Trump team met with Native leaders before inauguration

Central Council of Tlingit and Haida Indian Tribes of Alaska Vice Presidents Jacqueline Pata, left, pose with Trump Native American Coalition Chairman Markwayne Mullin and the Central Council's Second Vice President Will Micklin during a mid-December listening session. (Photo courtesy Central Council of Tlingit and Haida Indian Tribes of Alaska)
Central Council of Tlingit and Haida Indian Tribes of Alaska Fourth Vice President Jacqueline Pata, left, poses with Trump Native American Coalition Chairman Markwayne Mullin and Tlingit-Haida Central Council Second Vice President Will Micklin during a mid-December listening session. (Photo courtesy Central Council of Tlingit and Haida Indian Tribes of Alaska)

President Donald Trump angered many Native activists by moving to restart Dakota Access Pipeline construction.

Thousands have protested the line, saying a portion of it could poison the Standing Rock Sioux’s water supply. They also see the move as an affront to tribal sovereignty.

But before Trump’s inauguration, his transition team met with Native leaders to ask what they wanted out of the new administration.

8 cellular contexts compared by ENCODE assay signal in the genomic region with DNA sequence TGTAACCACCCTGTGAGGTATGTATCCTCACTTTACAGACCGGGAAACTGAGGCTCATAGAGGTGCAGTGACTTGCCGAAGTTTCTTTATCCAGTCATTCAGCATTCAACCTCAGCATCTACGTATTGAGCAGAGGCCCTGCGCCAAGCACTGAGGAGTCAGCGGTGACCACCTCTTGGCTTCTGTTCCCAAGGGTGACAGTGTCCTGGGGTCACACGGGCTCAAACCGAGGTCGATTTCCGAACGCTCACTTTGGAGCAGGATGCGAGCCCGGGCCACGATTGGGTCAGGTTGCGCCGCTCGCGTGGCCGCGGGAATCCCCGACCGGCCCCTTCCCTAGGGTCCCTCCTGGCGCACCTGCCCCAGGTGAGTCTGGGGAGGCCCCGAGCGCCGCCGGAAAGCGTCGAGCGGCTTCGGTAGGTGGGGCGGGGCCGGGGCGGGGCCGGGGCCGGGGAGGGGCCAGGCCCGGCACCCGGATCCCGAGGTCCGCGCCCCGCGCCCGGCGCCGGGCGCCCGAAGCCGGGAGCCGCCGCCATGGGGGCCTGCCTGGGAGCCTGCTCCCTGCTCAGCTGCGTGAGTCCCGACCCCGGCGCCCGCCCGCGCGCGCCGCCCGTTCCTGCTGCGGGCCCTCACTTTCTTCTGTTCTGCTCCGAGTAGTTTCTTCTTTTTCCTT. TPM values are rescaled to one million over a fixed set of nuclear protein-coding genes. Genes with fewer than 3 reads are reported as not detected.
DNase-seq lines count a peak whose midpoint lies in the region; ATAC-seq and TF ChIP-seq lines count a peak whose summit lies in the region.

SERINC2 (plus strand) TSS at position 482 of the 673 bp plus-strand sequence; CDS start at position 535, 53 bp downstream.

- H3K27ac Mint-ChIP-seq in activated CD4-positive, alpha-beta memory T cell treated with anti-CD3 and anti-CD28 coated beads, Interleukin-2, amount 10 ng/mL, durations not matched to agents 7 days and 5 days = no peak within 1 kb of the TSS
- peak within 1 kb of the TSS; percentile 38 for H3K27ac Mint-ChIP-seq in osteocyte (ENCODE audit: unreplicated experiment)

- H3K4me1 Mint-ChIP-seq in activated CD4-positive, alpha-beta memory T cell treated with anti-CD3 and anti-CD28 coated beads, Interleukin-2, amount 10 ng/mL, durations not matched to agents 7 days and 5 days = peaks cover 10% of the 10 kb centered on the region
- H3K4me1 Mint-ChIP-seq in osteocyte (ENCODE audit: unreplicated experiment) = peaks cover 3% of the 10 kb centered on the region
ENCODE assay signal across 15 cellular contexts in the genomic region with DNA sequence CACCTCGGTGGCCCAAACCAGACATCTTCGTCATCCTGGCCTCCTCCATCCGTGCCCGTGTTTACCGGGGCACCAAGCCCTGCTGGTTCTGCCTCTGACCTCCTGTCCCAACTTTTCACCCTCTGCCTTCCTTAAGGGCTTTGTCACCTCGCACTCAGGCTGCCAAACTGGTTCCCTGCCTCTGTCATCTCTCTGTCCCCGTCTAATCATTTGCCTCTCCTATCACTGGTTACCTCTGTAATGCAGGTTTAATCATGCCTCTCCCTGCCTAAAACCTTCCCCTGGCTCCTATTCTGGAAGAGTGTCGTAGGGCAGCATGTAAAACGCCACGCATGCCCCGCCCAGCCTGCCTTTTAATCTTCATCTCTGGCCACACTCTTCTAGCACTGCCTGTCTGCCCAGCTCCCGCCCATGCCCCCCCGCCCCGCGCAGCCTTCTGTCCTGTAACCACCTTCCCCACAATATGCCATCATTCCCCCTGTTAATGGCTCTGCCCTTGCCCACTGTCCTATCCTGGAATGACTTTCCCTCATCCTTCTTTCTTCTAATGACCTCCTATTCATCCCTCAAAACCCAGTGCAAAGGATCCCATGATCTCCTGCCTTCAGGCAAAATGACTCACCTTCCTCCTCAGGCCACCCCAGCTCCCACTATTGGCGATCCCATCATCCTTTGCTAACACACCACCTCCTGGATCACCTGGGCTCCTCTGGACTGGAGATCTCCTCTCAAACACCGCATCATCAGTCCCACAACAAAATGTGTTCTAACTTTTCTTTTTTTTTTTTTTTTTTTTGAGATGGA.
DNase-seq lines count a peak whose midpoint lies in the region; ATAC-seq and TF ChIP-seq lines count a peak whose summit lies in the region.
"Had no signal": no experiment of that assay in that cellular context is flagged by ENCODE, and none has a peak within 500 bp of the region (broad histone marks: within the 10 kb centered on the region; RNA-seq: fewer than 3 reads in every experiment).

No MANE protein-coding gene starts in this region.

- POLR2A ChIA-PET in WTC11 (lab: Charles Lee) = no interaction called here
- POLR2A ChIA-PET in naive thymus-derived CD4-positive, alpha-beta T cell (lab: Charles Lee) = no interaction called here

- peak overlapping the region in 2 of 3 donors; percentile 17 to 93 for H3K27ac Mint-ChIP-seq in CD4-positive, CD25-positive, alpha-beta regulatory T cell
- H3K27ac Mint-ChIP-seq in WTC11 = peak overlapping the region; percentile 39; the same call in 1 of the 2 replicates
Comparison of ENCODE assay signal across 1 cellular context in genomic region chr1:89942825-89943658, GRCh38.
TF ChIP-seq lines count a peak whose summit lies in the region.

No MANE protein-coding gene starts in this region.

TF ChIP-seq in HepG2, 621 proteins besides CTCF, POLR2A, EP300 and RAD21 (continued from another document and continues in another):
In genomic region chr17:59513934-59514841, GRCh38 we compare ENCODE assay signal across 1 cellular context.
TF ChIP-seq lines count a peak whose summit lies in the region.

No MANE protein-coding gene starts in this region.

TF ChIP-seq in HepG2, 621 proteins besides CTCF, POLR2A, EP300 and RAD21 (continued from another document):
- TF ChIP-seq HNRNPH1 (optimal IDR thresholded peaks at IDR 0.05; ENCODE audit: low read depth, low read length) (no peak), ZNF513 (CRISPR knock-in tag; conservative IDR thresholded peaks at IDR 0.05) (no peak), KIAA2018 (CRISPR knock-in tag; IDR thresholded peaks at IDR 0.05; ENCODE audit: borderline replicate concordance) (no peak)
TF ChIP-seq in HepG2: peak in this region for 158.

The meetings were billed as listening sessions with Trump’s Native American Coalition and included members of the president’s transition team.

The coalition, formed just before November’s election, is chaired by Republican U.S. Rep. Markwayne Mullin, a member of the Cherokee Nation of Oklahoma.

Jacqueline Pata of the Juneau-based Central Council of Tlingit and Haida Indian Tribes of Alaska was among those at the western meeting. She’s executive director of the National Congress of American Indians and a board member of Sealaska, Southeast’s regional Native corporation.

“There are things in this administration’s agenda that we can find common ground on, like infrastructure development, like improving the economies of our communities,” she said. “But tribal leaders made it really clear tribes are governments and should be treated as such and respected as such.”